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Cook: No one comes away clean in ACC/Big East war

Tuesday, July 01, 2003

Now that the latest and, presumably, the final phase of the Atlantic Coast Conference/Big East greed war has concluded with Miami going to the ACC, the Big East in ruins and Pitt and West Virginia facing years of second-rate football, there is only one thing left for us to do.

Take a long, hot shower.

Really, is there anyone associated with this whole sordid saga who doesn't make you feel dirty and sleazy?

We long have known there is little integrity left in major college athletics. Many of the student-athletes, as the NCAA hilariously likes to call them, can't read or write and are mere pawns who make millions for the universities. Many of the top coaches are unscrupulous cheats and liars who will do anything -- absolutely anything -- in the name of winning and making those millions.

But who knew that the school presidents were the most unsavory, the most unethical and the most money-hungry of all?

You can put Virginia Tech's Charles Steger at the top of that list. He went after an ACC invitation, was quickly rebuffed, joined a lawsuit with his Big East partners to stop the ACC expansion while pledging his unwavering loyalty to them, then needed about two seconds last week to run off to the ACC when a membership was unexpectedly offered. There is no more detestable figure in this sad story. But do you know what? If the ACC had thrown that same lifeline to any of the other Big East administrators, including Pitt's Mark Nordenberg, they, too, probably would have grabbed it in two seconds. Honor doesn't mean much when big money is at stake.

Then, there's Miami's Donna Shalala. She pledged her allegiance to the Big East even as she was romancing the ACC. In the end, she shamelessly pitted one league against the other to get the best deal for Miami. It actually hurt to see her explain yesterday why the ACC is the right place for Miami. Maybe she just practiced good business, but don't you expect just a little more from a university president? I know, we're naive.

How about the Rev. William P. Leahy of Boston College and Kenneth Shaw of Syracuse? They hooked onto Miami's star and were ready to bail out on their longtime Big East partners only to get jilted by the ACC. So what did they do? They crawled back to the Big East and led the unsuccessful push to keep Miami from jumping. It would have been comical if it weren't so sad.

What of those unconscionable ACC presidents? They don't care that they're changing the landscape of college football, perhaps for the worse. They certainly don't care that they're crushing the Big East like a bug. They wanted a super conference and stopped at nothing to get it. They didn't just dupe Boston College and Syracuse by informally extending invitations to them and then reneging on their promise. They took in Virginia Tech -- a school they didn't want -- because that's what they had to do to get the crown jewel, Miami. What price probity?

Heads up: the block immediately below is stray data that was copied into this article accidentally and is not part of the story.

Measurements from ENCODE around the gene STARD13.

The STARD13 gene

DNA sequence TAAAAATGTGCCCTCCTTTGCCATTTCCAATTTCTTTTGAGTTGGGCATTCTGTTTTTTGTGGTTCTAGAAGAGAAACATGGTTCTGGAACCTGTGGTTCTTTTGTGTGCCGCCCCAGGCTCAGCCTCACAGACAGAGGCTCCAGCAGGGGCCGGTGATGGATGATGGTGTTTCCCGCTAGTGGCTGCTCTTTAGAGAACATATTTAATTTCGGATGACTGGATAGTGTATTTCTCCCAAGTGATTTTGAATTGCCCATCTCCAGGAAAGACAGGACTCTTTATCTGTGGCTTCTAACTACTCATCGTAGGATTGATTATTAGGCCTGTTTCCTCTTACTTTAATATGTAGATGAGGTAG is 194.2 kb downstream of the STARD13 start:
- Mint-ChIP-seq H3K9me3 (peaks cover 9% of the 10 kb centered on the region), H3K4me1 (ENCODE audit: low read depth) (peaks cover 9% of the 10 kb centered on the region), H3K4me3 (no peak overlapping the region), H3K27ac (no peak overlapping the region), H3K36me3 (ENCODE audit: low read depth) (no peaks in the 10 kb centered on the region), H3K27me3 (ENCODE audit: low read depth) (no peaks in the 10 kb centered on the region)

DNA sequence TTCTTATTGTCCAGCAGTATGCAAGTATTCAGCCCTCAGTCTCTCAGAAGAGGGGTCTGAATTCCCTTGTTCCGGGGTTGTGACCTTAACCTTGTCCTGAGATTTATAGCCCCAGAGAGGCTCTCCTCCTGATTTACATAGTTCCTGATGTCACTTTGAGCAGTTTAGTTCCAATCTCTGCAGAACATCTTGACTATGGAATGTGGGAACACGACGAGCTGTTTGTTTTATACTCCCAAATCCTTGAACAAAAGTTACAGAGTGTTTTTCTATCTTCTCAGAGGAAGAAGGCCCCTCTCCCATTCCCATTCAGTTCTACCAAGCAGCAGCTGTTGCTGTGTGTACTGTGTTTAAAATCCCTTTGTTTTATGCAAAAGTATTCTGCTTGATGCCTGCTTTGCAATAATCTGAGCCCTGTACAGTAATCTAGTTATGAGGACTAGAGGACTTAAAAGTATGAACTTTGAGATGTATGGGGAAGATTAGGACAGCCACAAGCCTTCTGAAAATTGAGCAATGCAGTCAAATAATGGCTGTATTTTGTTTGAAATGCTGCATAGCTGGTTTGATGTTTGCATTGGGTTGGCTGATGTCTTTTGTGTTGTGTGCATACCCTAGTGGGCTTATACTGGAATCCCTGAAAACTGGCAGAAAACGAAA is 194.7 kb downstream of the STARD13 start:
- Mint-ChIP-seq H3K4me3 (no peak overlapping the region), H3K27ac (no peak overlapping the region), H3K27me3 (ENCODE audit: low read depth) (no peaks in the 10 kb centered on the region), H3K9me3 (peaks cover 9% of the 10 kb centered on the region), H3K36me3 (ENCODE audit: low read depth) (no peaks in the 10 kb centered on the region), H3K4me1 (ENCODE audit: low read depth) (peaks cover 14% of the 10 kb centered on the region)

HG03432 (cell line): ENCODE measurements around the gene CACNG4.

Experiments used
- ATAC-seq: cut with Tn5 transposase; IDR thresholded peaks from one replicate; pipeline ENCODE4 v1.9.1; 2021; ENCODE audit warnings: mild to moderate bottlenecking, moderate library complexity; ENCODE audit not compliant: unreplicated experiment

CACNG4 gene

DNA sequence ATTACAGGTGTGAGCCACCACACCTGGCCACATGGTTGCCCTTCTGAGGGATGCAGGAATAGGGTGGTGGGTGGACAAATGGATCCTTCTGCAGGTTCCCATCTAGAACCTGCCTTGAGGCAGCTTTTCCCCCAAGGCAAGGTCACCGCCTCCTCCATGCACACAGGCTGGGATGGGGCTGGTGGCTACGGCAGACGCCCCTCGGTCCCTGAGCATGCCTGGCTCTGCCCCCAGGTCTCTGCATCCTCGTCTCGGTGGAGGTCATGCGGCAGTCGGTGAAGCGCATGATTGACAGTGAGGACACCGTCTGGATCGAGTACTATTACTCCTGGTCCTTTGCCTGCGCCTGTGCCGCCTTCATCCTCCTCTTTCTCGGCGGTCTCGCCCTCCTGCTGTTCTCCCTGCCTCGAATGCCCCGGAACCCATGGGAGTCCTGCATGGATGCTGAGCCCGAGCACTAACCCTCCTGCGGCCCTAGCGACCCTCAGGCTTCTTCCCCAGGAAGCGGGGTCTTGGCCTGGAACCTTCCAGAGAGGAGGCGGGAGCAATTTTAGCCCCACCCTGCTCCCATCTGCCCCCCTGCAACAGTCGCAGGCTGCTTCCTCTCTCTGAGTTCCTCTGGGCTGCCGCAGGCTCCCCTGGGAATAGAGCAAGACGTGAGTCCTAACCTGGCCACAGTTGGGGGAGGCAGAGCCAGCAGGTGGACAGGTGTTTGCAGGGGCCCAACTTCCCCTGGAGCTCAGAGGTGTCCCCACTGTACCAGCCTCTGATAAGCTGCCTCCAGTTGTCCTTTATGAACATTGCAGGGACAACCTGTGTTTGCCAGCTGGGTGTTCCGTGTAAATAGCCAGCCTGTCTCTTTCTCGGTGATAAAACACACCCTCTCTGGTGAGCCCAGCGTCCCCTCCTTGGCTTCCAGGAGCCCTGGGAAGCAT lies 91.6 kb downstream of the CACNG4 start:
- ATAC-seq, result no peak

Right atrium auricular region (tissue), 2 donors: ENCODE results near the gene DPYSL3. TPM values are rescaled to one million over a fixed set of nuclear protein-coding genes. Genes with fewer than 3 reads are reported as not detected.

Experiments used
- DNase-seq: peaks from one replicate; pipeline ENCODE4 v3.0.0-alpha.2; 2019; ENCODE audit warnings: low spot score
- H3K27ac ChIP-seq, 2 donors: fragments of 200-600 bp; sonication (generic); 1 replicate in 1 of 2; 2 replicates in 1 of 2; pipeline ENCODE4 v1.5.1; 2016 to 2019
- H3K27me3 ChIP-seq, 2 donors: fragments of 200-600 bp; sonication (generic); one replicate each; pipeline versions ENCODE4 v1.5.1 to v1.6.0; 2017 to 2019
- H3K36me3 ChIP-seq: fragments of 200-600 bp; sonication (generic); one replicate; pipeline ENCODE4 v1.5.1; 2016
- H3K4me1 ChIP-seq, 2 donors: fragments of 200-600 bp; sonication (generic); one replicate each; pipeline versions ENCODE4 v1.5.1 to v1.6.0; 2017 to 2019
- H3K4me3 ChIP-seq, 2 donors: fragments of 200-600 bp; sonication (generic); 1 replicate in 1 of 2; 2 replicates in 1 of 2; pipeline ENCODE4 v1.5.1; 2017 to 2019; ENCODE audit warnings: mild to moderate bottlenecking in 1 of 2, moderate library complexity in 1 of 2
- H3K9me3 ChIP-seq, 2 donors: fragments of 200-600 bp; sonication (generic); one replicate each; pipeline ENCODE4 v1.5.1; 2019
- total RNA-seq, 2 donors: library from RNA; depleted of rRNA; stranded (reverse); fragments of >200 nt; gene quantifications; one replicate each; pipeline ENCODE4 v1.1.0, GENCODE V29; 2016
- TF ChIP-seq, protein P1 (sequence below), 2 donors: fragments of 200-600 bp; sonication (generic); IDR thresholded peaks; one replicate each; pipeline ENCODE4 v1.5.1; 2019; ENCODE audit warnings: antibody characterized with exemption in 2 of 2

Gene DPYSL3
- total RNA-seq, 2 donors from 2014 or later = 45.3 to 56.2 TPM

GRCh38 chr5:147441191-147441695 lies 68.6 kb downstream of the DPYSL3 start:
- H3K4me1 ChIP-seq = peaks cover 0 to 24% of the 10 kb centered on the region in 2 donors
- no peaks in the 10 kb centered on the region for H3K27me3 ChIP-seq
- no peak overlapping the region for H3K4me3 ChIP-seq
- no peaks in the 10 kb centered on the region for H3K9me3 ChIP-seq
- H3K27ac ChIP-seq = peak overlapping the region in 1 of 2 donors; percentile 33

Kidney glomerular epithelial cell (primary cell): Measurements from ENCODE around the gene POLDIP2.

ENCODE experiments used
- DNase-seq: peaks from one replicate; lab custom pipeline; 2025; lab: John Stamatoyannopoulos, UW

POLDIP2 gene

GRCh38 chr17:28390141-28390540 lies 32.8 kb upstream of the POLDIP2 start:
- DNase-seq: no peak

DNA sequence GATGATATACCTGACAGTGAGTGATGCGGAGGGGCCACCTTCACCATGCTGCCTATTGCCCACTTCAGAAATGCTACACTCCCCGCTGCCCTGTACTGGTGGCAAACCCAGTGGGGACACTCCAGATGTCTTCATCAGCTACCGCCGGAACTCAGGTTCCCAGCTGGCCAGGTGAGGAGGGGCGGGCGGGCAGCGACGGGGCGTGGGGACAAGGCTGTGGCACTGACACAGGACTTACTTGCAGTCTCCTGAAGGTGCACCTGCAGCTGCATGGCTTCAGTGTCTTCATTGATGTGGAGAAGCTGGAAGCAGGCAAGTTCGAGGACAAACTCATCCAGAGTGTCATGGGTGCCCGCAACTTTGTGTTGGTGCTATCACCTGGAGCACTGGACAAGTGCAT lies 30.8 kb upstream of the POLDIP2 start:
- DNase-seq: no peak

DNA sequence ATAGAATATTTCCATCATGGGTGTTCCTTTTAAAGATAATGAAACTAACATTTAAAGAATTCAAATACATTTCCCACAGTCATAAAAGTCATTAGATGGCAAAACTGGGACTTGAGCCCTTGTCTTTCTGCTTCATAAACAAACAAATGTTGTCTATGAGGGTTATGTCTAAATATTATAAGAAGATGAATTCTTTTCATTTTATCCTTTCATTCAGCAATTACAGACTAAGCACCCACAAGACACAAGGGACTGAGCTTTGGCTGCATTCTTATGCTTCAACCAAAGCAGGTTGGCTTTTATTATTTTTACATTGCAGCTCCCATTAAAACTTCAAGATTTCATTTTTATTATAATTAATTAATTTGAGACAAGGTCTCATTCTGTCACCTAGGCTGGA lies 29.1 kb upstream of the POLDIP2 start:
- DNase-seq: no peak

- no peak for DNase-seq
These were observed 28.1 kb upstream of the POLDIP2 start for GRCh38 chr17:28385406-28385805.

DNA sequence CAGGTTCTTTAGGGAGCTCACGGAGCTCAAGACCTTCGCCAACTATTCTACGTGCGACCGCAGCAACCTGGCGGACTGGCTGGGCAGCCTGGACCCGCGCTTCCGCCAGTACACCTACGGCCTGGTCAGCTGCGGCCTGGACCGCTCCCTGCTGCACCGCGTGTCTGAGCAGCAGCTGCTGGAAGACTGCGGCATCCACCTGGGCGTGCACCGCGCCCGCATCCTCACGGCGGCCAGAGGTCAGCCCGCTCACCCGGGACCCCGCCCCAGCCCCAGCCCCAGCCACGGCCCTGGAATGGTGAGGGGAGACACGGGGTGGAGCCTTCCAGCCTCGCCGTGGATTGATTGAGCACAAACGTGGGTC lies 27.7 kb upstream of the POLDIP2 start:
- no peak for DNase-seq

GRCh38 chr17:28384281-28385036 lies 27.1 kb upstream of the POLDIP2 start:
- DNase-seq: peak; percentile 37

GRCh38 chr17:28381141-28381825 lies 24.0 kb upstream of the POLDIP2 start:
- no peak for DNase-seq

And let's not forget the Big East's other presidents. They filed their lawsuit against Miami and the ACC, yet, until the final minute yesterday, were sweet-talking Shalala -- a woman they find traitorous and offensive -- and offering to sweeten the pot to get Miami to stay. That's how desperate they were. So much for their faith in their legal action.

What does it say about the leadership of those Big East presidents and Commissioner Mike Tranghese that two schools are leaving for the ACC and two others wanted to leave? It doesn't give you a lot of hope that they'll be able to save their conference, does it? Now that the ACC has 11 members, it seems certain to follow through on its original plan to have 12 in the not-too-distant future. You don't think Boston College or Syracuse would accept an invitation in a heartbeat, do you?

No, the Big East looks dead, at least as a football power. Miami and Virginia Tech combined to win nine of its 12 football championships. The conference no longer deserves a seat at the Bowl Championship Series table and will lose millions in bowl, television and sponsorship revenue. Recruiting at Pitt and West Virginia will take a big hit. What top players want to play in a second-class league? Ticket sales at Heinz Field and Mountaineer Field will plummet. Who wants to watch second-class football, especially when there are so many other sporting events and entertainment options to choose from.

By now, of course, the Big East officials almost certainly have reached out to Louisville and to other schools not just in Conference USA, but in the Mid-American Conference and even the Atlantic 10 Conference. They'll stop at nothing to survive, at least as a big-time basketball league. They won't give a second thought to doing to another conference exactly what the ACC did to theirs.

It's going to take a lot more than one shower to feel clean again.

Ron Cook can be reached at rcook@post-gazette.com or 412-263-1525.

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